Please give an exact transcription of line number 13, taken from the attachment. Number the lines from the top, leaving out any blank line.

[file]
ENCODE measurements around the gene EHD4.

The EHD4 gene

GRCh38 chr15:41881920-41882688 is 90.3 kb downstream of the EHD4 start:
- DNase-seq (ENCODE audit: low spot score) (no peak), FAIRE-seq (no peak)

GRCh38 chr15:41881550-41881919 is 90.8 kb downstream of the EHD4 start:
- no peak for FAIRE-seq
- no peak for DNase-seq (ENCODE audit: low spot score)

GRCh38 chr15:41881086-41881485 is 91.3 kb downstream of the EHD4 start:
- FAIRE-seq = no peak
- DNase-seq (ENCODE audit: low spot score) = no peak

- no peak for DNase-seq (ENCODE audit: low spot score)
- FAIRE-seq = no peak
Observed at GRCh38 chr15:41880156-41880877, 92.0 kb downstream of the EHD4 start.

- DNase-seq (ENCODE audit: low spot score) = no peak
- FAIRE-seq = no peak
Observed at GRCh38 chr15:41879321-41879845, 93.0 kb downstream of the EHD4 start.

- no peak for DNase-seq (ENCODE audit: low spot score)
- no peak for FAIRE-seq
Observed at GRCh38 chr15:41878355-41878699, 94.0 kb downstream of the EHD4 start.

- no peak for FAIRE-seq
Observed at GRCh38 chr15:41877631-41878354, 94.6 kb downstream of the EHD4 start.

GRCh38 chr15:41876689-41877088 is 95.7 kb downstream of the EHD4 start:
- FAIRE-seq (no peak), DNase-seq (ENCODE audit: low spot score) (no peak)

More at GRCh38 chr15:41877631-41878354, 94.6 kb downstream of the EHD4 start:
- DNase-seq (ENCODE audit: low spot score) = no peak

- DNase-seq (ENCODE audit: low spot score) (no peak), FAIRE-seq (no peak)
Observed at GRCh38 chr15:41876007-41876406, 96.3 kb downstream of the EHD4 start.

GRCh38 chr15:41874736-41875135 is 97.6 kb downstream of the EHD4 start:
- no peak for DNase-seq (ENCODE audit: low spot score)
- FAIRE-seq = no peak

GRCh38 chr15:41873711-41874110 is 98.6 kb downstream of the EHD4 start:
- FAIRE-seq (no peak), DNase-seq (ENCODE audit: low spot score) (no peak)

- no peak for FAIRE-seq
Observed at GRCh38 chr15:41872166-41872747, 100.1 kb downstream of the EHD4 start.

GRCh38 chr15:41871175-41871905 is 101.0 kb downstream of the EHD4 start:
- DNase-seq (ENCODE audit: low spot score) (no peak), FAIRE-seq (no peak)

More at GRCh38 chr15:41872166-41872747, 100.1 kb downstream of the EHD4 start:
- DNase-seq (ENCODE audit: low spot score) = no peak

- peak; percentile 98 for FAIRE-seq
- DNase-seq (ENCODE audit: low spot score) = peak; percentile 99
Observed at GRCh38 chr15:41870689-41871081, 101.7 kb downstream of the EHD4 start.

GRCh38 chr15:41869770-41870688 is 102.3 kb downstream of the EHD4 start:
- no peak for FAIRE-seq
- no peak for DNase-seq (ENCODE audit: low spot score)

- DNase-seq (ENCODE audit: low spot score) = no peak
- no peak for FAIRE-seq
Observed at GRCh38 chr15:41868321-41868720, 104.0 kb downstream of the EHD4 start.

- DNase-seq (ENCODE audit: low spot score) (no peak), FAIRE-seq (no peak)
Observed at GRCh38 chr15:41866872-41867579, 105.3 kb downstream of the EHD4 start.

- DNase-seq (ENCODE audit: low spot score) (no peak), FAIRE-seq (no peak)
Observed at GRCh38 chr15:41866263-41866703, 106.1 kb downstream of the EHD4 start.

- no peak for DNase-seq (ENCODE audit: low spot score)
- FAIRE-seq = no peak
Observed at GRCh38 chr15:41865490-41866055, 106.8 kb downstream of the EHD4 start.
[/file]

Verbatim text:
Observed at GRCh38 chr15:41880156-41880877, 92.0 kb downstream of the EHD4 start.